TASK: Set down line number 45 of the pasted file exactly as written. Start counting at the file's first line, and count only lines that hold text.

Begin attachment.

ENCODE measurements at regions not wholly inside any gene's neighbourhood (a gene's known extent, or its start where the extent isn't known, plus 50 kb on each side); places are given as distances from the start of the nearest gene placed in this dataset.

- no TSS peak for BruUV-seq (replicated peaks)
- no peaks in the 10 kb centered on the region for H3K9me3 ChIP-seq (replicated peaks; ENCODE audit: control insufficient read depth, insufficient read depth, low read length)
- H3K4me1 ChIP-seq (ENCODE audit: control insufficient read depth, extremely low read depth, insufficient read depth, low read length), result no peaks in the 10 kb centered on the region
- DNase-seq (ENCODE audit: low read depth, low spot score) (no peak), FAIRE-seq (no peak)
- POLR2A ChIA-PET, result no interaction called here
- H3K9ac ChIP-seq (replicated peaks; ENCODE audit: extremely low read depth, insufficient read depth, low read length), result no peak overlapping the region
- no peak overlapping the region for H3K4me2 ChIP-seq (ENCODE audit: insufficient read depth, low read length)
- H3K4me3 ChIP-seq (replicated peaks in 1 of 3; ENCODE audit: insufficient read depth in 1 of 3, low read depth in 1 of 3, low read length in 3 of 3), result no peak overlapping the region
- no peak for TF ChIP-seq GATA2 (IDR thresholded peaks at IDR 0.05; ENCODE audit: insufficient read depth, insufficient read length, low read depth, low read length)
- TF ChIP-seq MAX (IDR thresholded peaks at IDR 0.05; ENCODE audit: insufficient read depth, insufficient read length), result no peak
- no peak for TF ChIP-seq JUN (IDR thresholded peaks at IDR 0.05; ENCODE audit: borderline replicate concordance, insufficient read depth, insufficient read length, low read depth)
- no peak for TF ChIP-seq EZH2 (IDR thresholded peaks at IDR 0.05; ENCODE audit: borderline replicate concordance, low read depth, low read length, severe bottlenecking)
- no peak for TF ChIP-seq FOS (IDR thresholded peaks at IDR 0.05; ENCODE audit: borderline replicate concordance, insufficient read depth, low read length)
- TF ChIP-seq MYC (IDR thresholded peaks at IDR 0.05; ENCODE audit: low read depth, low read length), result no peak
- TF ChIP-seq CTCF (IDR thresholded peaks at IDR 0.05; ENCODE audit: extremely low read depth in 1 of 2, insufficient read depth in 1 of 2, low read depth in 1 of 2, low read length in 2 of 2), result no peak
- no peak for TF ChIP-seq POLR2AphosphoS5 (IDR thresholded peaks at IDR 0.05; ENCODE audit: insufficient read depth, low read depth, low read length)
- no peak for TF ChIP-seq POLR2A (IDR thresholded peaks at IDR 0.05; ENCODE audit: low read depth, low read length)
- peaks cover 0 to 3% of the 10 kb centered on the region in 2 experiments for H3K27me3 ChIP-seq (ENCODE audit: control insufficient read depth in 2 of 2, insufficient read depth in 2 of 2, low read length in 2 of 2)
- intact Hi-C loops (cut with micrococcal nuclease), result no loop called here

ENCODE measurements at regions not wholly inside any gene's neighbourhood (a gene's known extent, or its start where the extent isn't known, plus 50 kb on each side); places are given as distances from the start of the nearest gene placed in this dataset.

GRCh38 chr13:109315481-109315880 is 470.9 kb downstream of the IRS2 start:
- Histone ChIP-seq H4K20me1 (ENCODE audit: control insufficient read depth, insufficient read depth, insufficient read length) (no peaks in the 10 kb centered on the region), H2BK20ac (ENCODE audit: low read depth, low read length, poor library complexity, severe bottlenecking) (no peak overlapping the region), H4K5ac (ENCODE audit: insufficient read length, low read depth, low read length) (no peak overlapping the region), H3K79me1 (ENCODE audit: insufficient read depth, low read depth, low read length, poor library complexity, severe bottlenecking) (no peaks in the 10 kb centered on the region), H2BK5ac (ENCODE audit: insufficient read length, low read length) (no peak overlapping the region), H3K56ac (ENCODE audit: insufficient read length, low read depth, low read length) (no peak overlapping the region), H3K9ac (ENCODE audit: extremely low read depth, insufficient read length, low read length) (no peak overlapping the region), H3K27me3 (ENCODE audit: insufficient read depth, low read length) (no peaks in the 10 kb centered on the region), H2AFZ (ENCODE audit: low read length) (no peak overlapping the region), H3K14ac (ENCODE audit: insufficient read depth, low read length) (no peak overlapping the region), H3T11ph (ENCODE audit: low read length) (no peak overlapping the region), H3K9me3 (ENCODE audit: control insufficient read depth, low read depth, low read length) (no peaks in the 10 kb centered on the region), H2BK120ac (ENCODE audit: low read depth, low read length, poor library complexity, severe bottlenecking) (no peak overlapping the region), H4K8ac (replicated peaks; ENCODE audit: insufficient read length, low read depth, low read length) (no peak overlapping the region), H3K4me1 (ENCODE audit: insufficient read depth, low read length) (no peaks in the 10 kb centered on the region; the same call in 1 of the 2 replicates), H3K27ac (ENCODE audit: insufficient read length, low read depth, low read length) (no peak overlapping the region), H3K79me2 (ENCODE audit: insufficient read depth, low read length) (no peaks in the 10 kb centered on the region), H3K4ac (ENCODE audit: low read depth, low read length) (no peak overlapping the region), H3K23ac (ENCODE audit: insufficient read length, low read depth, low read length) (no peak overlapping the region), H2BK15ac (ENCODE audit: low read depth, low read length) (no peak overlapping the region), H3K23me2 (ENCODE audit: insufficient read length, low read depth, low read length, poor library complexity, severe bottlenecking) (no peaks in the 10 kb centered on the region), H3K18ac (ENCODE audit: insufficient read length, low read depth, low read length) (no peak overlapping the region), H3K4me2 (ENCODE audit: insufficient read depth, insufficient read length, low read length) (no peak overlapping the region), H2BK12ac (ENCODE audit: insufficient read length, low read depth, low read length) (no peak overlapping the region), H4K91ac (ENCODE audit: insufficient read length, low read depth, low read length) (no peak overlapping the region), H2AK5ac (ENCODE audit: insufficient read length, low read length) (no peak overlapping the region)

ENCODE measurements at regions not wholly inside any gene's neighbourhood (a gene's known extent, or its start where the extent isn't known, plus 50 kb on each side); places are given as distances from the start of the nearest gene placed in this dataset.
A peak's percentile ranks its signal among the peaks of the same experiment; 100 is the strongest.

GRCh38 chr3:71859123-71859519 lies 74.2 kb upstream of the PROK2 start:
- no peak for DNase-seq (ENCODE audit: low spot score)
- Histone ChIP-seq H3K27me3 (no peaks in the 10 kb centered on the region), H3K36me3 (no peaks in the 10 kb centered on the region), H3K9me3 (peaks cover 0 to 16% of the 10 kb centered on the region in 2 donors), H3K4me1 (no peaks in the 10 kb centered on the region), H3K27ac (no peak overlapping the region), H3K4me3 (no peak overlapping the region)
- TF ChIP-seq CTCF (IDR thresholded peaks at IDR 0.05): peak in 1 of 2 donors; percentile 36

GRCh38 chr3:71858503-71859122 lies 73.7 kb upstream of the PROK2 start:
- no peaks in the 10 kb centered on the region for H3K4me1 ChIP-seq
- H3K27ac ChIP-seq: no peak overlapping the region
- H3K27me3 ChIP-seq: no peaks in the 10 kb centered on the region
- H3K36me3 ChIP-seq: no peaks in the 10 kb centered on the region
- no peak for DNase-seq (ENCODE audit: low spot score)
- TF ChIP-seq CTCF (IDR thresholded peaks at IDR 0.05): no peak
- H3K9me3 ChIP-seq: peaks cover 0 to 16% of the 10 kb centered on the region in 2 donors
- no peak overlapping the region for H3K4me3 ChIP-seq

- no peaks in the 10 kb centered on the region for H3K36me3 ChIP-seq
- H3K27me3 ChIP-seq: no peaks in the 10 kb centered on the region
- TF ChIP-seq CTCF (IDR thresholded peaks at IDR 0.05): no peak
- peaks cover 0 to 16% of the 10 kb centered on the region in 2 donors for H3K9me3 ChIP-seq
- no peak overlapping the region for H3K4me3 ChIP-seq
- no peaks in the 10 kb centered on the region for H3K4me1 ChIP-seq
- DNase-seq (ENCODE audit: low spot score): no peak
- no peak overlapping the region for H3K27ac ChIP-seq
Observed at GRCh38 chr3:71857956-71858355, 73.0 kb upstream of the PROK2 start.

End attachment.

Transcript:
- DNase-seq (ENCODE audit: low spot score): no peak